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How Antarctica’s Cutest Baby Seals Grow Up

Journey to Antarctica in a new digital series from NOVA and PBS Digital Studios, and discover what it takes to do science in Earth’s remotest natural laboratory.

Premiered: Runtime: 10:50Topic: Planet EarthPlanet EarthNova
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Inhabiting the Ross Sea—as far south as McMurdo Sound—Weddell seals (Leptonychotes weddellii) have the most southerly distribution of any mammal on Earth. Scientists began studying a breeding population of Weddell seals in 1968 and quickly found out these pinnipeds don’t always have it easy. Giving birth and raising young is particularly challenging in Antarctica’s extreme conditions, forcing Weddell moms and pups to bear sub-zero temperatures and prevailing winds. How do they manage to do it so gracefully? (OK: they’re admittedly way more graceful in the water than on land.) To find out, NOVA hosts Caitlin and Arlo travel to an Antarctic Weddell seal colony during pupping season. Once there, they meet with seal biologist Jay Rotella—and the downright adorable newborn seals he studies.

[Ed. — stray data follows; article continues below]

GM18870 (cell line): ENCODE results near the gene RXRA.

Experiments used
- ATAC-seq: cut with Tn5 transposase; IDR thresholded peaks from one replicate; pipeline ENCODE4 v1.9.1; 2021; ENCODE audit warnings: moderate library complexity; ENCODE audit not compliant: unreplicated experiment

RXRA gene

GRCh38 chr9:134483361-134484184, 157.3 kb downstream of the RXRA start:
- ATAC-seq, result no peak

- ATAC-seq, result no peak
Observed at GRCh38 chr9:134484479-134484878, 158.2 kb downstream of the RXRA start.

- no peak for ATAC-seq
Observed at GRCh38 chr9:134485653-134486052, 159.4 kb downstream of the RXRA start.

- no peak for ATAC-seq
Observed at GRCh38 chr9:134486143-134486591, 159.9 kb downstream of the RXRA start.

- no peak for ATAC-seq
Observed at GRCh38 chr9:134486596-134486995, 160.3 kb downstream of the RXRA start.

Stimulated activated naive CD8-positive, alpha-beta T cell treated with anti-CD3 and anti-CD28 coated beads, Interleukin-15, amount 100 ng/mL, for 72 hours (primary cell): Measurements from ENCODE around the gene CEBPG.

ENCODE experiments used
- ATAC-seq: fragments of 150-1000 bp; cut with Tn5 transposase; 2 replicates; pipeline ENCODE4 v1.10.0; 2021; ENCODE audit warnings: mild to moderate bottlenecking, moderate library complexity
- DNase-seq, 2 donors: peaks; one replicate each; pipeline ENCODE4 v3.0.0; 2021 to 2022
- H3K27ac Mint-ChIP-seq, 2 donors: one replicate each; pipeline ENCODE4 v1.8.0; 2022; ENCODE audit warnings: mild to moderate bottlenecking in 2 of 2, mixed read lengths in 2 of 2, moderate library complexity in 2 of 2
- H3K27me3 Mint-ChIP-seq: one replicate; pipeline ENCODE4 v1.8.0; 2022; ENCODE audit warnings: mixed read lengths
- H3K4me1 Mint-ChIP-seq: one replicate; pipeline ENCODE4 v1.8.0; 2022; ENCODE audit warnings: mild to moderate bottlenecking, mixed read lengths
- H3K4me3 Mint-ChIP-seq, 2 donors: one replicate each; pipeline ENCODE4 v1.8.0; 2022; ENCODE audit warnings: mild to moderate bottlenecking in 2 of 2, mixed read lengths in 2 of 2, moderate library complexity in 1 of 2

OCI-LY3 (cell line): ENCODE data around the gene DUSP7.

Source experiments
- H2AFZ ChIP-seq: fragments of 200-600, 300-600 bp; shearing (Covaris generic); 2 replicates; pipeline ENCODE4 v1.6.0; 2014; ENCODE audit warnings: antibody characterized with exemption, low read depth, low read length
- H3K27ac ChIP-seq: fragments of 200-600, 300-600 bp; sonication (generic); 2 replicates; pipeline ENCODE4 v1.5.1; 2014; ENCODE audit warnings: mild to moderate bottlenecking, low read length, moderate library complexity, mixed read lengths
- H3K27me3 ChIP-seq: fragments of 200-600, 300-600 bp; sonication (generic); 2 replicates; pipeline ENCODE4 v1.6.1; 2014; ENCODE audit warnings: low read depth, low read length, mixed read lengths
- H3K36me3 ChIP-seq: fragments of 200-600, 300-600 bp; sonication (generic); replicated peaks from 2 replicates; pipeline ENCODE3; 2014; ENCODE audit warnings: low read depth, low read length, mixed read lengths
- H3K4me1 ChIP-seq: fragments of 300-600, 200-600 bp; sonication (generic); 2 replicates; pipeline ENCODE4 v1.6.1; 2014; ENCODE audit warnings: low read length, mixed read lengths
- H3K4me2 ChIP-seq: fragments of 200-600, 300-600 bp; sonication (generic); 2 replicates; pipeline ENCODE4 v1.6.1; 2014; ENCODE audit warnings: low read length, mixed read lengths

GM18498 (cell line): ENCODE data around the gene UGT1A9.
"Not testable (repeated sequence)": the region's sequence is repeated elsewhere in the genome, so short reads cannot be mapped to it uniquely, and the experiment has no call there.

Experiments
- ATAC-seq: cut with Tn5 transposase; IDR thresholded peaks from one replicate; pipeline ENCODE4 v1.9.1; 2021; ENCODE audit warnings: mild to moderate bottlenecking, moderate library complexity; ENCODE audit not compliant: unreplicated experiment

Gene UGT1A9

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National corporate funding for NOVA is provided by Draper. Major funding for NOVA is provided by the David H. Koch Fund for Science, the Corporation for Public Broadcasting, and PBS viewers. Additional funding is provided by the NOVA Science Trust.

Major funding for this project is provided by the National Science Foundation. Additional funding is provided by the Heising-Simons Foundation, The Kendeda Fund, the George D. Smith Fund, and the Richard Saltonstall Charitable Foundation.

This material is based upon work supported by the National Science Foundation under Grant No. 1713552. Any opinions, findings, and conclusions or recommendations expressed are those of the author(s) and do not necessarily reflect the views of the National Science Foundation.

Footage of seals was obtained under the authority of NMFS MMPA permit nos.1032-1917, 17236, & 21158